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5/3/1 First Cycle


#1

Are you only suppose to do 90% of your max for the first cycle/month? or for the whole program?


#2
  1. Buy 5/3/1 book.
  2. Read 5/3/1 book.
  3. Bust ass.
  4. Profit.

#3

i did read the 5/3/1, im just a little confused about the way he says it. i dont know if he means just the first cycle or the whole program


#4

You take 90% of your max for your first cycle and then typically add 5 pounds to upper body lifts and 10 pounds to lower body ones for each progressive cycle.


#5

http://tnation.T-Nation.com/free_online_forum/sports_body_training_performance_bodybuilding_strength/excel_spreadsheet_for_wendlers_531

http://tnation.T-Nation.com/free_online_forum/sports_body_training_performance_bodybuilding_strength/wendlers_531_program_part_5


#6

so basically like this...i take 90% of my bench max, which is 255, and that comes out to 230. So for the 2nd cycle i work on 235? then 240? and so on?

if thats the case, i just dont understand, it will take me a total of 5 months to get back to 255 again?


#7

If it doesnt make sense to you then dont do it. Many people have progressed from doing 5/3/1 and I'm pretty sure Jim knows his stuff, but if you can find another program that will put 30+ lbs on your bench in a couple months then by all means do that.


#8

Yes you have it right. Did you really read the book? I thought he got the point across well that if you go from 255x1 to 255x8, just an example, over those months, you have gotten MUCH stronger.


#9

But you may be getting 5+ reps with it at that point. It will take you 5 months to be using 255 in your training, not until it's your actual max.


#10

Ok I understand now. I was just getting frustrated. My power lifting buddies, all natural and drug free, keep criticizing this routine. One has a world record lift, weighs 205, squated 573, also benches mid 300's and deadlifts over 600. Other one is squatting and deadlifting over 400 and benching close to 350. All they say is "your not gonna get your lifts up if your lifting sub maximal weight". They keep flying up on weights. I don't know, im just confused. I don't know if I should keep going with this or switch. I really don't know who to listen to or what to do. I'm just frustrated.


#11

I'm no powerlifter, but you have to BELIEVE in what you're doing. So whatever you're doing, go in head first and commit to it, and do it for at least 3-4 months.


#12

i know, its just hard to believe in something when a world record lifter/competitive power lifter is telling me what i'm doing wont work for someone like me (255 bench, 385 squat, 405 dead).


#13

5/3/1 is designed for slow, long-term gains. It's a kick ass program, but Jim himself admits that there may not be enough heavy singles work in the "normal" 5/3/1 program. As a result, he published a 5/3/1 For Powerlifters; It may be an article, though I'm pretty sure it's in his training lab.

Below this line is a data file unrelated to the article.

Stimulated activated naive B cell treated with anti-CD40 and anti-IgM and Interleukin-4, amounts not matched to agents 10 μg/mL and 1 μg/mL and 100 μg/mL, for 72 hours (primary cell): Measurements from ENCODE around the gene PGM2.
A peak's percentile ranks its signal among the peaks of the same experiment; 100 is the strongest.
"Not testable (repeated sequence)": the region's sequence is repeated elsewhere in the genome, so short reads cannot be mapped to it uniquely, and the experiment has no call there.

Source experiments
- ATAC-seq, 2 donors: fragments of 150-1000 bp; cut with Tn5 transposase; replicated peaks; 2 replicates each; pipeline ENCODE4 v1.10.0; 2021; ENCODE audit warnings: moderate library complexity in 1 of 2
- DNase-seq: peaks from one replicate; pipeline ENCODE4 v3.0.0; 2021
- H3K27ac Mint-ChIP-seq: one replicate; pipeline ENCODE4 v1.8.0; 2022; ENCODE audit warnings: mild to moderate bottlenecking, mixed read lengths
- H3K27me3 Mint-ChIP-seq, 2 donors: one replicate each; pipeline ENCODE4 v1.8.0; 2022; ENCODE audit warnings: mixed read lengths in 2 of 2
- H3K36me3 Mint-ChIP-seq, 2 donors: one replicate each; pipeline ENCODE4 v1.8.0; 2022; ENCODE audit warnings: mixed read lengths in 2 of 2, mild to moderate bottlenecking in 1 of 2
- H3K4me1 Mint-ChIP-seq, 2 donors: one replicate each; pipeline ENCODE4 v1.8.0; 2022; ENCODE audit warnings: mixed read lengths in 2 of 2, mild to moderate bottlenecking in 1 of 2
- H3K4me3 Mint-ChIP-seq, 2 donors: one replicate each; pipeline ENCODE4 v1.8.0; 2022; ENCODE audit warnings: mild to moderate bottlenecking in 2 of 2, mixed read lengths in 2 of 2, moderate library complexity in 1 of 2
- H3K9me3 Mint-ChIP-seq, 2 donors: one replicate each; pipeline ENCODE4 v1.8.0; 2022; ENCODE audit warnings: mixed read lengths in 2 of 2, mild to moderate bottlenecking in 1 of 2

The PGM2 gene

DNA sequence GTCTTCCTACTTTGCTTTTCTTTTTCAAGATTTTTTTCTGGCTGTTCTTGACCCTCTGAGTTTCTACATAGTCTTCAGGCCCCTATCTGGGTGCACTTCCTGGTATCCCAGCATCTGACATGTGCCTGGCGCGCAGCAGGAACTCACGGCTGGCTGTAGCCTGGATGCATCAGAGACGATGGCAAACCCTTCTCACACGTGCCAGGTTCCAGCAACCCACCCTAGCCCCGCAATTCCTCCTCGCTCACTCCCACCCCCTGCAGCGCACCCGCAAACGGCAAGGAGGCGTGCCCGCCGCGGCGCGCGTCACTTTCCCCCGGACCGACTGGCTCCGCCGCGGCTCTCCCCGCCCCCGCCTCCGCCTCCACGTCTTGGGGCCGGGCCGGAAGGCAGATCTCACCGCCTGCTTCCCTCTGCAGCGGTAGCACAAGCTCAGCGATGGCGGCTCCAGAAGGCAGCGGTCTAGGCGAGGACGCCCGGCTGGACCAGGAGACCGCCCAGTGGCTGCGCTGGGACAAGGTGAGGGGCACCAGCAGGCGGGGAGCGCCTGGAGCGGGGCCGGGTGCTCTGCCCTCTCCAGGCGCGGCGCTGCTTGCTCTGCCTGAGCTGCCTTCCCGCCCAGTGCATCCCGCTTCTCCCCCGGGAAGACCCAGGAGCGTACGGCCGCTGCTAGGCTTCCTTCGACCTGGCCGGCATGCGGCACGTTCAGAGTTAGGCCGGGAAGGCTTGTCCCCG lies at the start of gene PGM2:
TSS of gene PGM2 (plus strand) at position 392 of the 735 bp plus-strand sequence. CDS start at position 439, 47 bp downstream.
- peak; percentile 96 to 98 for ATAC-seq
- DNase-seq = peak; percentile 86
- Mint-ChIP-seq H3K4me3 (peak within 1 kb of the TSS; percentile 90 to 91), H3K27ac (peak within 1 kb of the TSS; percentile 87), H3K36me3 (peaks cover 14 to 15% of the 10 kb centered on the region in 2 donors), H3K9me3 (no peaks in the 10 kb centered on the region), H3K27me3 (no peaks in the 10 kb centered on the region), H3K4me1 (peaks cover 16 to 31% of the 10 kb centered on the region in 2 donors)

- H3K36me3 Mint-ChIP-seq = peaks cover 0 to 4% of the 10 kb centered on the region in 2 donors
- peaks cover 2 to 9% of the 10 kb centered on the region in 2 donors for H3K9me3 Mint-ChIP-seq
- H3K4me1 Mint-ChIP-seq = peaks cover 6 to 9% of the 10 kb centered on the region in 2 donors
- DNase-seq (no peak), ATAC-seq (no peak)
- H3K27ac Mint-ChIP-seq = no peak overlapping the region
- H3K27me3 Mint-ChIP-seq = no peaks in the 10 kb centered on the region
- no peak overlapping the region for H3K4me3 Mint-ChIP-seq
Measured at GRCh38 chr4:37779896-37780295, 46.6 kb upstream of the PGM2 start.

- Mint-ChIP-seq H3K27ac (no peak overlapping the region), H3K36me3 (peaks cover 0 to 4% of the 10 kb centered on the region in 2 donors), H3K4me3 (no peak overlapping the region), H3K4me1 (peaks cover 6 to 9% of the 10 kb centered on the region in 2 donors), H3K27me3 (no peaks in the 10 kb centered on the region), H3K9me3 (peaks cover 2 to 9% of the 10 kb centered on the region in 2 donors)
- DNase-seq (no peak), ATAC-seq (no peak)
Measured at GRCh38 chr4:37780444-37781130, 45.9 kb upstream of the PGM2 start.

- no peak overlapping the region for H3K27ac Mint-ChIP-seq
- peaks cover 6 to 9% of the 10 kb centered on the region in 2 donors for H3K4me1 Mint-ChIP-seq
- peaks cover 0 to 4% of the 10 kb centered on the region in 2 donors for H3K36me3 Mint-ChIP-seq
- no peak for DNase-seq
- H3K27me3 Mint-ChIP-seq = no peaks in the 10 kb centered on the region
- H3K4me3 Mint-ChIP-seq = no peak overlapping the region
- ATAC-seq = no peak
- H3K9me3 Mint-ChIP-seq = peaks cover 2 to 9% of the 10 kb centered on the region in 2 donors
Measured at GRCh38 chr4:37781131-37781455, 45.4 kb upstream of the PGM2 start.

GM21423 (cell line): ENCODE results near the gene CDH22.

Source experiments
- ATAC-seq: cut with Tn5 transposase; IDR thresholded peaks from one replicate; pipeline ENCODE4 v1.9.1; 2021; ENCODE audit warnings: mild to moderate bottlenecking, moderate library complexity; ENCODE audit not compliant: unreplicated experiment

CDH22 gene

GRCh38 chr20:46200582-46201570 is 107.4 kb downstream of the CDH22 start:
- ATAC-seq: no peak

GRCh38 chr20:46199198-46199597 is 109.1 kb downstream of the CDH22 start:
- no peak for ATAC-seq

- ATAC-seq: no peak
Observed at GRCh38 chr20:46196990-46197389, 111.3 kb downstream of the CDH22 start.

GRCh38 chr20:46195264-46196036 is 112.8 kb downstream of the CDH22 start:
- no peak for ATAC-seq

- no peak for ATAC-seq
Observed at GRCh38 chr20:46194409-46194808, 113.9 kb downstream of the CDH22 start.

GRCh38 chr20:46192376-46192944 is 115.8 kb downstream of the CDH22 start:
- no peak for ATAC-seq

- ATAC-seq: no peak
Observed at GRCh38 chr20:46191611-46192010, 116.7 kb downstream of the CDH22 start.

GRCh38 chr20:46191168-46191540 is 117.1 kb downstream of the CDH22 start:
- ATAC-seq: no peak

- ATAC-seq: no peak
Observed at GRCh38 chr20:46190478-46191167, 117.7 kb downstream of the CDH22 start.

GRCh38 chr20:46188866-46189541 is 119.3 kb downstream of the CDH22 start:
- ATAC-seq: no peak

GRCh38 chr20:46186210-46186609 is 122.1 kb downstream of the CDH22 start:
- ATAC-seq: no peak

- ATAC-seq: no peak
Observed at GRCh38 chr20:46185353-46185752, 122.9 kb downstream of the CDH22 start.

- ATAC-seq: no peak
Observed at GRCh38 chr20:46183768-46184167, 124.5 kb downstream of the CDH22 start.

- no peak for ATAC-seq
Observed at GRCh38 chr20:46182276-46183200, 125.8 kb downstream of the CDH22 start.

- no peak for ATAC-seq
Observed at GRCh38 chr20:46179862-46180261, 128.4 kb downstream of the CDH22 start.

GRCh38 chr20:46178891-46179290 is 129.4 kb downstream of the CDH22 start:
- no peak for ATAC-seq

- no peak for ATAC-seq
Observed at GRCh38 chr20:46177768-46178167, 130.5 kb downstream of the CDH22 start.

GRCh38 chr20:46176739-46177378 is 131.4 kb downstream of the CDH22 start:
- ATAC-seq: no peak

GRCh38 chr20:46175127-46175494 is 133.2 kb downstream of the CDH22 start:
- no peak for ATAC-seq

Here's the thing: 5/3/1 gets you stronger. Period. If you're benching under 300, then you need to get stronger. Period. If you follow 5/3/1 to the tee, it'll take you 280 weeks--almost 6 years--to go from a 300 pound squat to a 1000 pound squat if you increase your squat by 10 pounds a cycle for 70 cycles without any resets, although obviously that's not going to happen.

Do you want to be a competing powerlifter, or are you trying to get strong? If the answer is the latter, do 5/3/1. If the answer is the former, do 5/3/1 anyways until you've gotten strong enough to construct a program that gets you to where you want to be.


#14

At 205, none of those lifts are world record. Not even close. Not even in the 181's would they be world records.


#15

it was a world record in the world powerlifting congress for the 100 kg class


#16

You're a troll. Please leave.

CS


#17

yeah not really man, just on here like everyone else looking for some help.


#18

So you've got a "world record" powerlifting friend to give you advice and you're asking questions here?????? Well, if you're being honest then I'd say listen to him....however 5/3/1 is the real deal for long term, slow but steady progress to gain strength. Perfect for old farts like me!!!! :slight_smile:


#19

So you've got a "world record" powerlifting friend to give you advice and you're asking questions here?????? Well, if you're being honest then I'd say listen to him....however 5/3/1 is the real deal for long term, slow but steady progress to gain strength. Perfect for old farts like me!!!! :slight_smile:


#20

It might be/have been a "world record" based on some fed, but in reality, it's simply not. And Wendler has both squatted a grand, and gotten a lot of people stronger with his program. That being said, you're buddies are correct, imo. You need the heavier work on top of the prescribed 5/3/1 sets. 5/3/1 for Powerlifting covers this very, very clearly. It gives you two options of doing so: the 5+, 3+, and 1+ sets you already know about, and the other option of adding heavy triples after youre regular 5/3/1. For instance, your bench training max is 255, on your 3s day:

180x3
205x3
230x3 (Don't do 3+, just 3)
255x3

You aren't disallowed from benching 255 or more, it's just not required.

Not only that, but the program leaves room to just stop on the 230x3 and be done if you are lifting like crap, and still leave the gym with progress. It really is a pretty ridiculously simple program. If you can't wrap your head around how it will end up working, no worries. Do what your buddies tell you to. If you actually lift hard you will get stronger either way, guaranteed.